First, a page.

New figures confirm major drop in UK dental activity
By Primary Care Journal-
Newly released figures from NHS Digital reveal exactly how much dental activity has dropped because of the Covid-19 pandemic.
According to the newly released NHS Dental Statistics, England: 2019-20, 21.01 million adult patients were seen for NHS dental treatment in the 24 months to the end of June 2020, equating to 47.7 per cent of the population. This is a reduction of 876,000 adults compared to the 24 months to the end of February 2020, when 21.89 million adults or 49.7 per cent of the population were seen.
During the peak of the initial wave of Covid-19 dental practices were instructed to close for routine care and provide only urgent treatment from March 25 to June 8 as part of restrictions to reduce the risk of Covid-19 transmission.
For child patients, 6.3 million were seen in the 12 months to the end of June 2020, representing 52.7 per cent of the child population. These numbers are a reduction of 758,000 children compared to the 12 months to February 2020, when 7.06 million or 59.0 per cent of children were seen.
In 2019-20, 38.38 million courses of treatment were completed by NHS dentists. This is compared to 39.72 million in 2018-19, a drop of 3.36 per cent. Examinations were the most commonly carried out treatments for both adults and children, while the second most common treatments were scale and polish for adults and fluoride varnish for children.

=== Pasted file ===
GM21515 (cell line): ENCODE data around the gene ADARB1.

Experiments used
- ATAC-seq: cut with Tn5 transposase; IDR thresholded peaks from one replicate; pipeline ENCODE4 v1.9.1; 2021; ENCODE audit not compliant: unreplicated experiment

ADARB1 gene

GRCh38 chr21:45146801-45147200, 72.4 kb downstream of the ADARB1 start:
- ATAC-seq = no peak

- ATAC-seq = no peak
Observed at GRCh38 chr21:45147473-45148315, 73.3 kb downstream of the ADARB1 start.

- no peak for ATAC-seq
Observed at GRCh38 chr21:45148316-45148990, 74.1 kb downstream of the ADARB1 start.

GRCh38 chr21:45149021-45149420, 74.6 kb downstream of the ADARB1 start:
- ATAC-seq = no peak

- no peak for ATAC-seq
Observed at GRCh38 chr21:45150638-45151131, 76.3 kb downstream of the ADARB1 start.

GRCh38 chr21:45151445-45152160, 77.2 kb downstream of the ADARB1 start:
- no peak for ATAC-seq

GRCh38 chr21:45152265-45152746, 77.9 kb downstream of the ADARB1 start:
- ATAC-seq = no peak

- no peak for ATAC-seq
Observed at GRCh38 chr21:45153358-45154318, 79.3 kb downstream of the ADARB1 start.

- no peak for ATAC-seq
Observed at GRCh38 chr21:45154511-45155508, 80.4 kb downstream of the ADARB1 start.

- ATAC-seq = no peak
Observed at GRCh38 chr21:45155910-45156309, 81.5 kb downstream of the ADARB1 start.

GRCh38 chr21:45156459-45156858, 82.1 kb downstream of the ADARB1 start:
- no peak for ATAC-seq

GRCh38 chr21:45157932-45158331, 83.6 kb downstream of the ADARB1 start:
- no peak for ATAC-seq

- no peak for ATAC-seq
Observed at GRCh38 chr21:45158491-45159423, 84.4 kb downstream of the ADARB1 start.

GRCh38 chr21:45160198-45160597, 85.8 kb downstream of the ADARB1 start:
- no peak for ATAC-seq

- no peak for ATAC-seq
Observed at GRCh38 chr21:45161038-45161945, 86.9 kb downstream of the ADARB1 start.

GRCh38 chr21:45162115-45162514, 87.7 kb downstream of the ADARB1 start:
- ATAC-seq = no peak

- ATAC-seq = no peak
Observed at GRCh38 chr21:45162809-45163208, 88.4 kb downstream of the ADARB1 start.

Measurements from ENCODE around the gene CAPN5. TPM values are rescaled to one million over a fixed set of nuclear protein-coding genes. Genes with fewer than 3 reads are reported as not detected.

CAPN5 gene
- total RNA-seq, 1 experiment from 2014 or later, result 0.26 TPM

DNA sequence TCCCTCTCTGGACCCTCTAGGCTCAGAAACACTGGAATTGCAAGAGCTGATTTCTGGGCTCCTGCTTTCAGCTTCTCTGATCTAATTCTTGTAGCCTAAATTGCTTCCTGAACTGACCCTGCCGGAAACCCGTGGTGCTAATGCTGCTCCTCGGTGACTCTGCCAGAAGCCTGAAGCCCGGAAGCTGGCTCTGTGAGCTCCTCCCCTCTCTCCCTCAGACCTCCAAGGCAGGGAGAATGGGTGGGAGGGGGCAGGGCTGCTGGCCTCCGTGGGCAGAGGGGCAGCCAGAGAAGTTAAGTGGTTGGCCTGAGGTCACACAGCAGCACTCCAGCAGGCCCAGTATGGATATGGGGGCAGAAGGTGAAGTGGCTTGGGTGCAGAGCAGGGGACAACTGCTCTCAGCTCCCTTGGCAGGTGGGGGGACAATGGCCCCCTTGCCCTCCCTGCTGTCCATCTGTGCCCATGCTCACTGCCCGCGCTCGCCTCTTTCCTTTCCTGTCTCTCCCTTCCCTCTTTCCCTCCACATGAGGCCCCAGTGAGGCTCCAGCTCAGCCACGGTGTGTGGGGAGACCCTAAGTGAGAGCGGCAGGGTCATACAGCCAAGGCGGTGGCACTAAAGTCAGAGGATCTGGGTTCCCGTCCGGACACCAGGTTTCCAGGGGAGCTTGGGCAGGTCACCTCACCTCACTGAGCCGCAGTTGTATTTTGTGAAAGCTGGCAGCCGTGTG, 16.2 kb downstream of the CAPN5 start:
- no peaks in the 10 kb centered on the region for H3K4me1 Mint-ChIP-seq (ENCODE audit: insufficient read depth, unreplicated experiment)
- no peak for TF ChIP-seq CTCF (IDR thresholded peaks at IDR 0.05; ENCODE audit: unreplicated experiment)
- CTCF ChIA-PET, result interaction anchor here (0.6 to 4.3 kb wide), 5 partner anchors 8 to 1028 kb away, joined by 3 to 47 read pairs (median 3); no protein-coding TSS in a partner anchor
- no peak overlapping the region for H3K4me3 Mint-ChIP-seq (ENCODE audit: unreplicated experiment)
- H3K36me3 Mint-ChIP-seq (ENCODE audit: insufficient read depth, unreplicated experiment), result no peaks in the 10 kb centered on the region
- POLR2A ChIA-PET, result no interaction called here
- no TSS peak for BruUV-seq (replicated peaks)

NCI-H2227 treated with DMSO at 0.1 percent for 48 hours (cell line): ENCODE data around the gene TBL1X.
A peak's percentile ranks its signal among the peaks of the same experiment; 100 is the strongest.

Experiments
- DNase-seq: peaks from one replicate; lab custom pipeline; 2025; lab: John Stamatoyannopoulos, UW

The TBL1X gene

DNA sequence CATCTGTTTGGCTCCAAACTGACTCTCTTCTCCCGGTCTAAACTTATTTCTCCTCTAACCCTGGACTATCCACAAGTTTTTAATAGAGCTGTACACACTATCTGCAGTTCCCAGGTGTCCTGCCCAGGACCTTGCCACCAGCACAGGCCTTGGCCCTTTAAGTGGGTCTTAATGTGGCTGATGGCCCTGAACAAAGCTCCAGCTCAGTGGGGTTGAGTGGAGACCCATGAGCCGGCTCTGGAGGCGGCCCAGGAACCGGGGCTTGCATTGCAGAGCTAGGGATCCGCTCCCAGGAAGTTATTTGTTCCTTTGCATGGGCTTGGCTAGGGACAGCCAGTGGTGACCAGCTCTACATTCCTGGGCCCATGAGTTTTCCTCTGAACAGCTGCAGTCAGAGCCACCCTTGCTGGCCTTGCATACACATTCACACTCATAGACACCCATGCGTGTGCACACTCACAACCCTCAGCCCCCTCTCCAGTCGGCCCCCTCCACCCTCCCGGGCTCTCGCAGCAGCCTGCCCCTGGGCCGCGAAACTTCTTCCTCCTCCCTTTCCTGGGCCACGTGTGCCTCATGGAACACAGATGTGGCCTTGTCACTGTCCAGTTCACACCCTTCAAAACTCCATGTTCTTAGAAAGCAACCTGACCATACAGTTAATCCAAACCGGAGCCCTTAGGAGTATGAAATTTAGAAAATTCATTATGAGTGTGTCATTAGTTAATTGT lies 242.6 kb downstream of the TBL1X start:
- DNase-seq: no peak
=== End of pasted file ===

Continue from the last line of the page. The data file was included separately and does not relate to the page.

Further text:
Charges to patients for NHS dental treatment totalled £854.44 million in 2019-20, compared to £854.58 million in 2018-19.
The report also found that for the second consecutive year, more than half of dentists were female 51.3 per cent, compared to 48.7 per cent who were male.
The NHS Dental Statistics reveals figures on dental activity including patients treated by NHS dentists and the number of patients seen within the maximum recommended gap between appointments. The report also includes regional information showing the number of child and adult patients seen, as well as the number of courses of treatment, the type of treatment and charges to patients.
Two further reports relating to primary care dentists in England, Northern Ireland, Scotland and Wales have also been published.
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